Here’s how all the world’s regions stack up. GSMA does not provide a breakdown by country, but it is fair to assume that India is the leading contributor in South Asia.

Basically, in percentage terms, apart from Sub-Saharan Africa, South Asia is the region with the least number of connected users and the largest coverage.

This shows that there is an opportunity to move users to the mobile internet.

But are smartphones the answer?

See, this is the chart we’re looking for.

It’s pretty obvious. For starters, I was quite surprised to note that South Asia has such a high proportion of 4G/5G smartphones (which is probably driven by Jio). In fact, in terms of interest, it is more affordable than Europe and not far from developed markets like East Asia.

To be fair, it also shows that 27% of those users are on feature phones or feature phones. This is a high rate and an opportunity, but not dramatically higher than, for example, other regions.

All this shows that while smartphones make a difference, there are a significant number of users who already own a 4G smartphone, but yet they are not connected.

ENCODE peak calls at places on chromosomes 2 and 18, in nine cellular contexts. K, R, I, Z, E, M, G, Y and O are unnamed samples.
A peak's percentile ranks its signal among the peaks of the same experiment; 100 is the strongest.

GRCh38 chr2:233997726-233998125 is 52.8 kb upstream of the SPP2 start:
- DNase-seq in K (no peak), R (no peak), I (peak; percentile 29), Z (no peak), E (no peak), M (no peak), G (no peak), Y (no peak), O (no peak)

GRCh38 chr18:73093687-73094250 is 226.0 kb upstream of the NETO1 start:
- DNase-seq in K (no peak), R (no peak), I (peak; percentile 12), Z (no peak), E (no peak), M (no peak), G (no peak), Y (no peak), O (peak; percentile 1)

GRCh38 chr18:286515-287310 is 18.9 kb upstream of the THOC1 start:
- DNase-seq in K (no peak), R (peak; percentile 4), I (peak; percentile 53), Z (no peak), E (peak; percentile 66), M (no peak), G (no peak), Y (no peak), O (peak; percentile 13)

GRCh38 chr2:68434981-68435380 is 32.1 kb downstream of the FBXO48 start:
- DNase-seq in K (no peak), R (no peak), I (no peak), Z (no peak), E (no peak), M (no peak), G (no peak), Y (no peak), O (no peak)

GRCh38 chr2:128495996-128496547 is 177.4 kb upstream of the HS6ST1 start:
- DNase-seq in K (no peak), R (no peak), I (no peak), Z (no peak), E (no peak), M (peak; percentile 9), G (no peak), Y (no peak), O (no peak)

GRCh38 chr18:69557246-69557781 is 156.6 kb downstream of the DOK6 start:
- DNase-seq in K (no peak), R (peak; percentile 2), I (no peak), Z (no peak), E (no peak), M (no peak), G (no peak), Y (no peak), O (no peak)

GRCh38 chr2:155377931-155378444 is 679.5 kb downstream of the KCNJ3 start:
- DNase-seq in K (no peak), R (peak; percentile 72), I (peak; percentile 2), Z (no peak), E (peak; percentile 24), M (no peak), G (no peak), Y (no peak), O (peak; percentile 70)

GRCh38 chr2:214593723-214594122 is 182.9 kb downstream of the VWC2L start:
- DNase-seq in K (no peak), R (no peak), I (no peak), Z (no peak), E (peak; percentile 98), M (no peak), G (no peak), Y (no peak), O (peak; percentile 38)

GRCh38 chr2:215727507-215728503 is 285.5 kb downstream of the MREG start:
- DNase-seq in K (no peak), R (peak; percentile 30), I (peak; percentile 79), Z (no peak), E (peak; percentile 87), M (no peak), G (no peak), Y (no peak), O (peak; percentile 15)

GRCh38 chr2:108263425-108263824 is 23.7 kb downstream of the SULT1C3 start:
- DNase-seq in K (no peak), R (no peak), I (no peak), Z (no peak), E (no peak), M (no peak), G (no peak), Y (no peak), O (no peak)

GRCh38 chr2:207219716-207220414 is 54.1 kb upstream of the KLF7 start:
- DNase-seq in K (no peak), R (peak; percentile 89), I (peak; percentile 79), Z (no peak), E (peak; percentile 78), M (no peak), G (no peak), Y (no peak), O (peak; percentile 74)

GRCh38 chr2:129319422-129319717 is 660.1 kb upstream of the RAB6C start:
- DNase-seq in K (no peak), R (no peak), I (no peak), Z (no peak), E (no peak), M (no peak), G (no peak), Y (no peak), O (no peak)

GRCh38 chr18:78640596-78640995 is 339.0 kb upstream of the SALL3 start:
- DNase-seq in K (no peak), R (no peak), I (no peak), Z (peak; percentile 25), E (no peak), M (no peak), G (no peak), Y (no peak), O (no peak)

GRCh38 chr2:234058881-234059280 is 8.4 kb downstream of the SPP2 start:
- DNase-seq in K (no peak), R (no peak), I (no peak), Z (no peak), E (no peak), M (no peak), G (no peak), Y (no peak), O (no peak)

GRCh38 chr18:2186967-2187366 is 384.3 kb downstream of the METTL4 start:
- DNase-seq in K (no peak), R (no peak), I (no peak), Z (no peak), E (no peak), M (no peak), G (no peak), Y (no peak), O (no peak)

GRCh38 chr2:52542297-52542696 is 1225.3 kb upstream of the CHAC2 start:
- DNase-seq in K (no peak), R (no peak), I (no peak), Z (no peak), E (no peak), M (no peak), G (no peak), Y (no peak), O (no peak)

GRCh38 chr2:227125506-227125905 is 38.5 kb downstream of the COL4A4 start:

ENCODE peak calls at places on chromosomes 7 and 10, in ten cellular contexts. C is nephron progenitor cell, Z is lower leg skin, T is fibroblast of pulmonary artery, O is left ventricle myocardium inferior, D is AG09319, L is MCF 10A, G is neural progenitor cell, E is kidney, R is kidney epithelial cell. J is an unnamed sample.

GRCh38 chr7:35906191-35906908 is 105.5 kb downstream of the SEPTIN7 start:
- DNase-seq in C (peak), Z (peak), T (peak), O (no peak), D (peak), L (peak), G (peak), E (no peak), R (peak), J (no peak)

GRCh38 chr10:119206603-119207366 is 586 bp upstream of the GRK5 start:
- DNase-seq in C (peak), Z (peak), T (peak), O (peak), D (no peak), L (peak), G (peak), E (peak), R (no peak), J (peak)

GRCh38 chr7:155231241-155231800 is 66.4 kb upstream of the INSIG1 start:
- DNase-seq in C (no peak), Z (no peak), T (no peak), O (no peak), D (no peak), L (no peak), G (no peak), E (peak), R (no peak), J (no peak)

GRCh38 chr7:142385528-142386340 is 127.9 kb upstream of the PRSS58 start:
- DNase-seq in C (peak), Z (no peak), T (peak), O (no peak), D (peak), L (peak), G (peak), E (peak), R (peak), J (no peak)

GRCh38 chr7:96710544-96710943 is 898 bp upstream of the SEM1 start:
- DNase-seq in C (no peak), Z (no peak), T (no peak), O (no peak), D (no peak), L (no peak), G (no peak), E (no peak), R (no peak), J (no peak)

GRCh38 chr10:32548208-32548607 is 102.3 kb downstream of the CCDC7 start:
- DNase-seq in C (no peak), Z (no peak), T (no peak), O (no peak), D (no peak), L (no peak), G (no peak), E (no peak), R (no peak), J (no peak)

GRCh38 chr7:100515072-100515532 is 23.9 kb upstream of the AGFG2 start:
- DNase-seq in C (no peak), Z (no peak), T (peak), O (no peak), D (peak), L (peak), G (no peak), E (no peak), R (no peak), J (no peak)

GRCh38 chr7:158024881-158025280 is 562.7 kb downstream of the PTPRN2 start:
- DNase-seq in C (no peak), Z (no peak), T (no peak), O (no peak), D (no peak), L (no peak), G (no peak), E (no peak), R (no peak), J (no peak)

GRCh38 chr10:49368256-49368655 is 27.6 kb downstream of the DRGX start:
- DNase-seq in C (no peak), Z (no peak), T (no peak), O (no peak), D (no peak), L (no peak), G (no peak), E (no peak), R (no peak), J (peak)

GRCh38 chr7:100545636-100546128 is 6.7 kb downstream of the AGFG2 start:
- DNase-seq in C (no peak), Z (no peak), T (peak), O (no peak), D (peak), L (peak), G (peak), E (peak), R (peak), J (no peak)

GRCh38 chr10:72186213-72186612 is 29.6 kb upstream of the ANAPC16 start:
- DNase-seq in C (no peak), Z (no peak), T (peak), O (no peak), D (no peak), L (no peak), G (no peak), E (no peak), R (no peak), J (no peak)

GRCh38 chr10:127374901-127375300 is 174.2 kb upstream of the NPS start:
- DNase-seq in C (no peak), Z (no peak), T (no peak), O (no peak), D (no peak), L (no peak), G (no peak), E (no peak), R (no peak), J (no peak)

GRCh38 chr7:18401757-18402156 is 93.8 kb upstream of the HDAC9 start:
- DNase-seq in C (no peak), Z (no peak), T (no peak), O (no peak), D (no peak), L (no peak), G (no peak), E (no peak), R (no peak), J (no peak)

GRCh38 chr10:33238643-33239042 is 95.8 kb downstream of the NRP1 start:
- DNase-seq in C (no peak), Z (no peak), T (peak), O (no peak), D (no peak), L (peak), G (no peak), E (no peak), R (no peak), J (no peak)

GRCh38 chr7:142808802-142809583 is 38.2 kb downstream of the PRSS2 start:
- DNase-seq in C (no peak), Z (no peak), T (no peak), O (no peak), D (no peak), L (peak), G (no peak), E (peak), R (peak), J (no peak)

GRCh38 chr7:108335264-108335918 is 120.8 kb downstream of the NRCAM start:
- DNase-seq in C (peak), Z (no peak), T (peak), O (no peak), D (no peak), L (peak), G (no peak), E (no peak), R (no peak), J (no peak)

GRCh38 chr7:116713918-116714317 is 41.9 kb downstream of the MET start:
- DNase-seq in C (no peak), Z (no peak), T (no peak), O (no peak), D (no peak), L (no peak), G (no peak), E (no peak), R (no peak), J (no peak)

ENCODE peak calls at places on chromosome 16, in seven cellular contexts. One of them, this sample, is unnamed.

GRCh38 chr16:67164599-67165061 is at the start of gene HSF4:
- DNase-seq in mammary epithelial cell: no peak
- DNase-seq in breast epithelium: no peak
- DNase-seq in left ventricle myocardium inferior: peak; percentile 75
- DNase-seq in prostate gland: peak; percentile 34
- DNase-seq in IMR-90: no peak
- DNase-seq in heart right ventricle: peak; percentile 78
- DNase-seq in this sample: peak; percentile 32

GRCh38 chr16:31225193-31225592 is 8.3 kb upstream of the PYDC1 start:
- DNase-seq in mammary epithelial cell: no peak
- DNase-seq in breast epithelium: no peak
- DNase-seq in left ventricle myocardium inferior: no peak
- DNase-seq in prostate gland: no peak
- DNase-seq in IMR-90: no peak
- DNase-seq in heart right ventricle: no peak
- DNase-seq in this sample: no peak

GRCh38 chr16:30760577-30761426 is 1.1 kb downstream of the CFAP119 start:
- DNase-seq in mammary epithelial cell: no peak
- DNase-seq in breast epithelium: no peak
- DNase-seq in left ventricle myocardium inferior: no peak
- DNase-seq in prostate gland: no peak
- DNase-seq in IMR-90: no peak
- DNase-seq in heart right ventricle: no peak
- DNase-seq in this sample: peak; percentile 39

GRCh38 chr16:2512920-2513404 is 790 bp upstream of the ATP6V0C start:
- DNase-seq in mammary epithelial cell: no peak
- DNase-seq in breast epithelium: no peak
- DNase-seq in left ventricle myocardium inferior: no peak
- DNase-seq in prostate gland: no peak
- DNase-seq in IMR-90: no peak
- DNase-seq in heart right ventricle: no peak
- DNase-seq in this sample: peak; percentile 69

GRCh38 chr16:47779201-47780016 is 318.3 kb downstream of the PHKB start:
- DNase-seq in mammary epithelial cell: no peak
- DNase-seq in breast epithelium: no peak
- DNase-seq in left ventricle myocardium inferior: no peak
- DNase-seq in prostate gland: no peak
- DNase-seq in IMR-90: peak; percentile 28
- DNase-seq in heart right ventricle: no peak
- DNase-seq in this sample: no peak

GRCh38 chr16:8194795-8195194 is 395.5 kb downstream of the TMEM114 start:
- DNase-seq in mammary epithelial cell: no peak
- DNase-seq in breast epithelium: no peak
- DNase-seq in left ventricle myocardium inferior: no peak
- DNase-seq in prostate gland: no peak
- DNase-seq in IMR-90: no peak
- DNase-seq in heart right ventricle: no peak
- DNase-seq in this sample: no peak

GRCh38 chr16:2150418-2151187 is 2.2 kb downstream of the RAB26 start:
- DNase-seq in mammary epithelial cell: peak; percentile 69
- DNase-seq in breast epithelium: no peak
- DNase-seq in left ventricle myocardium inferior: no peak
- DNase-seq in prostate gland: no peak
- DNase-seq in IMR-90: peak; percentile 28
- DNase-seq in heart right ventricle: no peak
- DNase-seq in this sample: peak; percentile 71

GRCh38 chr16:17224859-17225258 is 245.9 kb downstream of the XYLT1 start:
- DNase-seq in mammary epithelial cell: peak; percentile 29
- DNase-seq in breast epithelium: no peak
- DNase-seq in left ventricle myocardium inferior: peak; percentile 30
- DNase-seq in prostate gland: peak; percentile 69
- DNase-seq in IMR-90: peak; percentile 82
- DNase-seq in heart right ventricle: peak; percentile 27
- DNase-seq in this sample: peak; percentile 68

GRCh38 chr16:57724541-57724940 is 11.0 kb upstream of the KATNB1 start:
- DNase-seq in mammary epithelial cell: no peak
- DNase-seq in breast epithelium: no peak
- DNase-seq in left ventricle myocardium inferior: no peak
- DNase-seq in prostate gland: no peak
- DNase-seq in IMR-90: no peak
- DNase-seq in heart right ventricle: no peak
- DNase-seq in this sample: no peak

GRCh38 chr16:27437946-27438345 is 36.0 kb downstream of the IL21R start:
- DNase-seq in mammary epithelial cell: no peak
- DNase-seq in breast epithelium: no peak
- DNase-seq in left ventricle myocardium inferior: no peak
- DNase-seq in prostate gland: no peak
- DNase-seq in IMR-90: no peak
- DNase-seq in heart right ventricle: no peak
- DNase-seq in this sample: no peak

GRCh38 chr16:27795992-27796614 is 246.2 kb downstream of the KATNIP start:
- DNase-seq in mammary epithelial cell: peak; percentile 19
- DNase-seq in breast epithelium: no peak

But why?

For the most obvious reason – they can’t afford it.

A large number of Indians probably own subsidized smartphones (again, Jio), but with rising tariffs and other economic pressures, they don’t. use it capabilities of their smartphones. So making more smartphones is only part of the answer. If India needs more mobile data users, it needs to raise revenue levels. Cheaper smartphones will help, but only up to a point.

Again, this is confirmed by other signals. There are about 630 million smartphone users in India. How many of these users are online for basic activities like social media and messaging?

Well, see Comscorethis number is about 485 million users.

This is the figure claimed by Pankaj Pachauri as the number of internet subscribers in India a decade ago. So at least one According to official estimates, India’s internet users have been flat for more than a decade.

That makes it hellish.

Take care.

Praveen Gopal Krishnan

Nutgraph by The Ken